Congress at the Trough

Can 100 Senators and 435 Congressmen represent the people of the United States better than, say, 100 Senators and 51 Congressmen? The composition of the Senate is fixed at two (2) Senators per State, but the constitution, in Article I, Section 2 specifies that each State shall have at least one (1) Congressman; and no more than one (1) Congressmen per 30,000 people. Why is it that we have to accept the upper limit rather than the lower one? Would be be better off with only the constitutionally mandated minimum?

As the people of the United States transition to the Internet age with over 56% of the population having access (and those without access not voting or caring anyway), the ability to fairly and accurately access the the wishes of the People should be fairly easy to engineer. With a little technical and staff support, which by the way, exists now, a single State representative should be able to generate a precis of the will of the people and still have time to be wined and dined by the special interest groups.

Fifty-one people are easier to perform overwatch on than several hundred. The annual savings on salaries alone would be $63.4MM not counting the franking priviledge costs, the research and staff costs, and all those other perks. Although the Constitution establishes the House as a body constituted proportionate to the population, the same effect could be obtained by allocating votes proportionately with each State Member casting them. A State having twenty representatives now would have one representative with twenty votes. The State legislature perhaps could establish that the votes had to be cast, in terms of Ayes and Nays, in accordance with some mechanism such as Internet polls. [More likely — the representative would cast all twenty votes in accordance with his or his current sponsor’s desires.]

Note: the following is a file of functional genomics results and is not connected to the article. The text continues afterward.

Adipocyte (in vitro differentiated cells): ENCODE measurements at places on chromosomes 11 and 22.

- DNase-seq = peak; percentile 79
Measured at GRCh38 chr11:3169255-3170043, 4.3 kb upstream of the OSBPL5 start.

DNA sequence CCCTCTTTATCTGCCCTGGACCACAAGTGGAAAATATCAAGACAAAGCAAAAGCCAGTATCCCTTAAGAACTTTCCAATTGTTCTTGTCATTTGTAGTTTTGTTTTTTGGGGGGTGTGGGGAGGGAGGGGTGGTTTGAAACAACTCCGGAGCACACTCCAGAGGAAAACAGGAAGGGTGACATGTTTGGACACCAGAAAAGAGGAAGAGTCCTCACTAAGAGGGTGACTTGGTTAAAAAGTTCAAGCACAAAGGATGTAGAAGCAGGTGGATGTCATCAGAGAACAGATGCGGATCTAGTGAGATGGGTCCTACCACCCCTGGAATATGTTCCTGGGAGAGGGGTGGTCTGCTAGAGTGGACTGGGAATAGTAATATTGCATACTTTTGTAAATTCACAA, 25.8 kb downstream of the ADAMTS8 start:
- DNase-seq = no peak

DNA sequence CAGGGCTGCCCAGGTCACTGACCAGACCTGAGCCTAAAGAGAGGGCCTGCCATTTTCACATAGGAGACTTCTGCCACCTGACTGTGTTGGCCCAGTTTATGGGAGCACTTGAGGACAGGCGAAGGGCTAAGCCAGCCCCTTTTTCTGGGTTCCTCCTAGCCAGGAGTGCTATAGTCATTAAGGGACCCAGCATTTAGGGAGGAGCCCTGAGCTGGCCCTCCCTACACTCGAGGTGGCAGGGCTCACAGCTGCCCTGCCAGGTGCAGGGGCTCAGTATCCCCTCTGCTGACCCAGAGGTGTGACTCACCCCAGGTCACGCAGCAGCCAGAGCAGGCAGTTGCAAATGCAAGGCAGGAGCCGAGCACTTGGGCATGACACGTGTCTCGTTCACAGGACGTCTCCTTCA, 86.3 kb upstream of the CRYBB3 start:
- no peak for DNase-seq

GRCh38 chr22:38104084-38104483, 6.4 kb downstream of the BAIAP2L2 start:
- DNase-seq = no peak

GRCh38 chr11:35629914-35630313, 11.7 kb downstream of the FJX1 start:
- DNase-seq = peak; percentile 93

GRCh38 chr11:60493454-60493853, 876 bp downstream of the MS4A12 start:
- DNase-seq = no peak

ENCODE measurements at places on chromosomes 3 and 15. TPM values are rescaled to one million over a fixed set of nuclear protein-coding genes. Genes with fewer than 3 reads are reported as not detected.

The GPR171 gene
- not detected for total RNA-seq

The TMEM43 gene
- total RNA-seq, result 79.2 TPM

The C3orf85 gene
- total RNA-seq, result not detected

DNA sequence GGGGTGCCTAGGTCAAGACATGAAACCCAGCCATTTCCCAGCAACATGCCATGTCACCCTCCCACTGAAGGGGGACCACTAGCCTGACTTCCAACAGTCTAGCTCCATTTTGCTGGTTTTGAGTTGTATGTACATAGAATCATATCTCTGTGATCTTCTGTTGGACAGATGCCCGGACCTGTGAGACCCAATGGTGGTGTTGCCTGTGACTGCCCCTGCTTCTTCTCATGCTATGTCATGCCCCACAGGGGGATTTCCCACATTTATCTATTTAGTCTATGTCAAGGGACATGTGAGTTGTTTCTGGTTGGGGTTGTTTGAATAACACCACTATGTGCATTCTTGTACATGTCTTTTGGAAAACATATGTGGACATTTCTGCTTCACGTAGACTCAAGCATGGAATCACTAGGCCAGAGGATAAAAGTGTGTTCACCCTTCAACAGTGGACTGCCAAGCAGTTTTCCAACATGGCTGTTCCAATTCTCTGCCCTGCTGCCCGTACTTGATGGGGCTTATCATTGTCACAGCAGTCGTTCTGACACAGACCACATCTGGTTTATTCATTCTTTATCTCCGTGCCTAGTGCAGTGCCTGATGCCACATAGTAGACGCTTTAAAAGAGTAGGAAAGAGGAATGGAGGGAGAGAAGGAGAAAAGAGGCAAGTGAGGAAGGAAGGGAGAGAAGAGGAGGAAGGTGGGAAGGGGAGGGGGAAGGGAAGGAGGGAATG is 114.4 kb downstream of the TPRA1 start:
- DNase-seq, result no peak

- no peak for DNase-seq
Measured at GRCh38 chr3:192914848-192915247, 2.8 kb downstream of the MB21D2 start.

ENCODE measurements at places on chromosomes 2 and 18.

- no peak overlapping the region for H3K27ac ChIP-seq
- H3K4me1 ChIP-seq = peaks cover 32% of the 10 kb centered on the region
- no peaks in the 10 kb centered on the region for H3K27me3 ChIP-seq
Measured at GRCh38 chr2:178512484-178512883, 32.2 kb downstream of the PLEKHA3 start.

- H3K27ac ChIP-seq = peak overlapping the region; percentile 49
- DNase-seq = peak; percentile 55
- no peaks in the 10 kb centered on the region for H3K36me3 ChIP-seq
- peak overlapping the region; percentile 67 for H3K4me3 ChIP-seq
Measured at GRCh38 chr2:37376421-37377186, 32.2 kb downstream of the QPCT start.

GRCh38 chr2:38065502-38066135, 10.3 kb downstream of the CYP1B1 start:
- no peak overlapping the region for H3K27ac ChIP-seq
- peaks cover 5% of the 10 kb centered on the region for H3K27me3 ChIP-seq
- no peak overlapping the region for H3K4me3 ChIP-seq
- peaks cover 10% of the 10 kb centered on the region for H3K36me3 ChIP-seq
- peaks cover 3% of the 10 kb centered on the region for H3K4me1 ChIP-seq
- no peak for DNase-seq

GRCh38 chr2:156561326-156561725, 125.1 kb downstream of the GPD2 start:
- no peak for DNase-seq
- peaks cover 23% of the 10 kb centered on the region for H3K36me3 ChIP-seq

Now granted, the lobbyists would have a harder time of it. They would have to perform some serious time management in order to present their case to the Member from Minnesota (No – not the member hanging out in the men’s room!) before he left on his junket. On the other hand, the net result might be that the legislation passed would be less complicated and less prone to obfuscation. After all with only one representative per State, that one Congressman might have to actually read the laws that are written.

Chuck Norris has a point here. If you want to stop the pork, you don’t make rules on how to fill the trough; and you don’t make a smaller trough — you reduce the number of pigs.